I was in New York when the story was percolating and I went searching for the Macedonio Obledo. After living with one stable, loving man, and knowing enough men to distinguish the characters from the counterfeits, I realized how singular Mace lived. I wanted to know his story. I searched the Internet and discovered a Macedonio Obledo in Florida. I wrote him a letter, circumventing the possibility of a hang up or bad news.
The last time I’d seen Mace, he was sitting across from me, drawing a picture of the exotic life we’d lived together in Florida. He showed up in an older Cornice Rolls Royce dressed in a dark blue pin-stripped suit and tie. He was a lot like the early criminally chic Jean Paul Belmondo of the French new wave films.
It was twenty years since we’d love nested in Marin county. I sat very still while Mace served me lunch and talked euphorically about Boca Raton. He was magnificently persuasive as he outlined his love for me and the destiny we would share. We would travel to Argentina, ride horses across the Pampa, and dance the tango. There was an immediacy in his gestures, as if he was being chased, that overlapped his ruminations of life at age 52. His hair was still blue black and closely framed his forehead. His bronzed skin stretched tight across his Indian cheekbones, and his farcical humor punctuated each sentence. He possessed an ethereal view of life that nullified the effects of aging. He tempered his Latin sensuality with Greek philosophy.
It was not easy to let Mace go, because I never stopped loving him. I was not considering his proposal, but I wasn’t ready to let him go either. He waited several weeks for me to make up my mind.
For the past nine years, Mace had lived a few miles away. Once we were reunited speeding on the freeway; and exchanged phone numbers at the next exit. That was the kind of serendipity in our history. I could not seem to move without Mace rising in the background with a force majeure to undermine whatever I happened to be doing—with whomever. He defied the laws of my father years ago, when he asked for an introduction into the Mob!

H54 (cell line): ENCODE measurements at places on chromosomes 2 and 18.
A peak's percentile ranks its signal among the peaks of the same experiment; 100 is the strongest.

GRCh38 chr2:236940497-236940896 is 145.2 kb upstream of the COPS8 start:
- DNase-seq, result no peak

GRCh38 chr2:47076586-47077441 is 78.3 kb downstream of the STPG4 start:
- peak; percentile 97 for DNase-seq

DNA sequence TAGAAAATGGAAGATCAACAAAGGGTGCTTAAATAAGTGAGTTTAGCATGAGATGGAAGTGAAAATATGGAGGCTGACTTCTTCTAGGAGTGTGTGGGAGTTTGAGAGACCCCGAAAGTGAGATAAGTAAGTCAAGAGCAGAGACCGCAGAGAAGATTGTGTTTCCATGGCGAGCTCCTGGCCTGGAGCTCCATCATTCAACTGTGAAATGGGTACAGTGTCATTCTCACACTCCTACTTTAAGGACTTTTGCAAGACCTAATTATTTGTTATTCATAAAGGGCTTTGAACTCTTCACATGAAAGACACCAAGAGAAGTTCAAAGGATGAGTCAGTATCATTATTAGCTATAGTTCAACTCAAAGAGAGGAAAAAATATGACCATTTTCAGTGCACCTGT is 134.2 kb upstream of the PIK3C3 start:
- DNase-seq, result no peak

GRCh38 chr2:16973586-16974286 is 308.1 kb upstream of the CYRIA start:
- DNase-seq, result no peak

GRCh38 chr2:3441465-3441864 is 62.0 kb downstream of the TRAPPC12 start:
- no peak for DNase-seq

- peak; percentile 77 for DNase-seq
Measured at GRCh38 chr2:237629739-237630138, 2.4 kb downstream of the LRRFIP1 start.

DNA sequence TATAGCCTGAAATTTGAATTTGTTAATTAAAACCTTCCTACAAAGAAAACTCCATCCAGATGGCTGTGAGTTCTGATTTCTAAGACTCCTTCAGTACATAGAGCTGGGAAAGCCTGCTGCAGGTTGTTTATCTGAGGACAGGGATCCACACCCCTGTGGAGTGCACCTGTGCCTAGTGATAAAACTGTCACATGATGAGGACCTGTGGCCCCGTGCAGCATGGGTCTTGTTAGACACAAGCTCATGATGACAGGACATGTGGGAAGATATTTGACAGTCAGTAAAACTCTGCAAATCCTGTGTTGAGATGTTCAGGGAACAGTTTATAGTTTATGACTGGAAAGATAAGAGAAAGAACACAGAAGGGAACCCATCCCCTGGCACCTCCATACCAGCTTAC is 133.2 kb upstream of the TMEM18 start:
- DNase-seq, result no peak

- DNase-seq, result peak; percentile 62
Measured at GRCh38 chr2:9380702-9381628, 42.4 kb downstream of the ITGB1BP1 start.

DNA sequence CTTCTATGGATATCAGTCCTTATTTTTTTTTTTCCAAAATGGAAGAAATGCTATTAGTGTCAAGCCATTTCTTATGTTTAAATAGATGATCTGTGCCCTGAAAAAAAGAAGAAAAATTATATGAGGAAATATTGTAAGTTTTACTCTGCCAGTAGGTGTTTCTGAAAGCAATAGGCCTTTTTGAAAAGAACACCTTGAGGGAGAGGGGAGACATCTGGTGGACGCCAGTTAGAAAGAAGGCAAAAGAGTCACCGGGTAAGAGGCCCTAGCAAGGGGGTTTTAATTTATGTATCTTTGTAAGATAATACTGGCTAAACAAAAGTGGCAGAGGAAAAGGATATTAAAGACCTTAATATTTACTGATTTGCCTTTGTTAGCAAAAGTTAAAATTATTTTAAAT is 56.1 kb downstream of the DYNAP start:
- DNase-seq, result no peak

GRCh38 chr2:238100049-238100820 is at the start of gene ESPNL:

Mace left without me in early 1993. Eight years passed before I went looking for him. My life piloted me in different directions until two years ago. I began searching again. This time the Internet showed Mace living on San Marcos Island. Throughout our history, Mace had skinned off clippings of his adolescence. His abbreviated childhood began in Chicago. His mother died while they were on a plane. His father was wealthy and mean. Mace served in the Korean War. He later moved to Los Angeles, and married a wealthy Swedish woman. He ran with a fast crowd, and hung around Brentwood.
What he did not reveal was his interior self: the origin of his philosophy, his parent’s ancestry, and what trials of life he’d suffered. What fire burned at his heels? Why did he want to marry a woman with a distinctive background, and where’d he get the nerve to ask my father for an introduction into the Mafia? How can you write about such a character without knowing the entire story?
This year I went searching again. The Internet had him living in Ft. Lauderdale. No address or phone number. I remembered what he’d said, “Just think about me and I’ll know, and come find you.” I wrote a three part series in my column about him. Still, no sign of Macedonio.
Two weeks ago, I tried another search. This time his name came up in a puzzling excerpt on a church website. I emailed the Minister. A few days later, I received a note from his sister. I don’t have to tell you what it said.
Mace lived the rest of his life in Costa Rica. I imagine him living in a tropical villa with a beautiful woman. He is dressed in white tennis shorts, and spends his days surfing, riding horses, and dancing the tango.